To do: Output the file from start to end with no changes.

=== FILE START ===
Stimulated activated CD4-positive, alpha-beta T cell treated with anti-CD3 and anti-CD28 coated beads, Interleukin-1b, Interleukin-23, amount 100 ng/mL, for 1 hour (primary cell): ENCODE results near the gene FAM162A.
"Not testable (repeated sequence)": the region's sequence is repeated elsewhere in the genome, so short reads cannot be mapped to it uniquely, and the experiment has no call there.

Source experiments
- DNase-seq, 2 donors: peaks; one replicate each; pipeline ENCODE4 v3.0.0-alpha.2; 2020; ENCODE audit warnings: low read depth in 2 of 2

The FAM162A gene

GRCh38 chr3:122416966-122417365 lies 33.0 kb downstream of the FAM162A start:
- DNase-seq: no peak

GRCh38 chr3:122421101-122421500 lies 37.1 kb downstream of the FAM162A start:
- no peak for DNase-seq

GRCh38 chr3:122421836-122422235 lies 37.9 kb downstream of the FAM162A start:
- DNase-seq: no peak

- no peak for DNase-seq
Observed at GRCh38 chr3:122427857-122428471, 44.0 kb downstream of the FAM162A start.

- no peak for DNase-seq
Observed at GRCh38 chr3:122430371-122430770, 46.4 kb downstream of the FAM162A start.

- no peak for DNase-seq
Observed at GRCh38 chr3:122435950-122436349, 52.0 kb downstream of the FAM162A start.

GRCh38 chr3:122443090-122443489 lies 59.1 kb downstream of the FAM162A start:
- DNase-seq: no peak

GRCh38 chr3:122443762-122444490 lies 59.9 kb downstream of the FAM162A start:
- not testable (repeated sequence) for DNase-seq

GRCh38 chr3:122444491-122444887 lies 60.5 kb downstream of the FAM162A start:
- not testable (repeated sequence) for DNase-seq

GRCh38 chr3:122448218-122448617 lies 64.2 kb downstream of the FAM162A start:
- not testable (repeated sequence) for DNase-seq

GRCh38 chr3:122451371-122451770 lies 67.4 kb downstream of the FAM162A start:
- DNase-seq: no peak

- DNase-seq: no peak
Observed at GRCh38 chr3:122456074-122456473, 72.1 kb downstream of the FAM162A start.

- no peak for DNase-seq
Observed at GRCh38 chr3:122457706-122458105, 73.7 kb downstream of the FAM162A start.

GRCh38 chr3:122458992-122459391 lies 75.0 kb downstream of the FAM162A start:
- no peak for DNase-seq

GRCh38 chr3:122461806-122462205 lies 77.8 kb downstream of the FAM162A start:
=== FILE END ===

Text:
Stimulated activated CD4-positive, alpha-beta T cell treated with anti-CD3 and anti-CD28 coated beads, Interleukin-1b, Interleukin-23, amount 100 ng/mL, for 1 hour (primary cell): ENCODE results near the gene FAM162A.
"Not testable (repeated sequence)": the region's sequence is repeated elsewhere in the genome, so short reads cannot be mapped to it uniquely, and the experiment has no call there.

Source experiments
- DNase-seq, 2 donors: peaks; one replicate each; pipeline ENCODE4 v3.0.0-alpha.2; 2020; ENCODE audit warnings: low read depth in 2 of 2

The FAM162A gene

GRCh38 chr3:122416966-122417365 lies 33.0 kb downstream of the FAM162A start:
- DNase-seq: no peak

GRCh38 chr3:122421101-122421500 lies 37.1 kb downstream of the FAM162A start:
- no peak for DNase-seq

GRCh38 chr3:122421836-122422235 lies 37.9 kb downstream of the FAM162A start:
- DNase-seq: no peak

- no peak for DNase-seq
Observed at GRCh38 chr3:122427857-122428471, 44.0 kb downstream of the FAM162A start.

- no peak for DNase-seq
Observed at GRCh38 chr3:122430371-122430770, 46.4 kb downstream of the FAM162A start.

- no peak for DNase-seq
Observed at GRCh38 chr3:122435950-122436349, 52.0 kb downstream of the FAM162A start.

GRCh38 chr3:122443090-122443489 lies 59.1 kb downstream of the FAM162A start:
- DNase-seq: no peak

GRCh38 chr3:122443762-122444490 lies 59.9 kb downstream of the FAM162A start:
- not testable (repeated sequence) for DNase-seq

GRCh38 chr3:122444491-122444887 lies 60.5 kb downstream of the FAM162A start:
- not testable (repeated sequence) for DNase-seq

GRCh38 chr3:122448218-122448617 lies 64.2 kb downstream of the FAM162A start:
- not testable (repeated sequence) for DNase-seq

GRCh38 chr3:122451371-122451770 lies 67.4 kb downstream of the FAM162A start:
- DNase-seq: no peak

- DNase-seq: no peak
Observed at GRCh38 chr3:122456074-122456473, 72.1 kb downstream of the FAM162A start.

- no peak for DNase-seq
Observed at GRCh38 chr3:122457706-122458105, 73.7 kb downstream of the FAM162A start.

GRCh38 chr3:122458992-122459391 lies 75.0 kb downstream of the FAM162A start:
- no peak for DNase-seq

GRCh38 chr3:122461806-122462205 lies 77.8 kb downstream of the FAM162A start: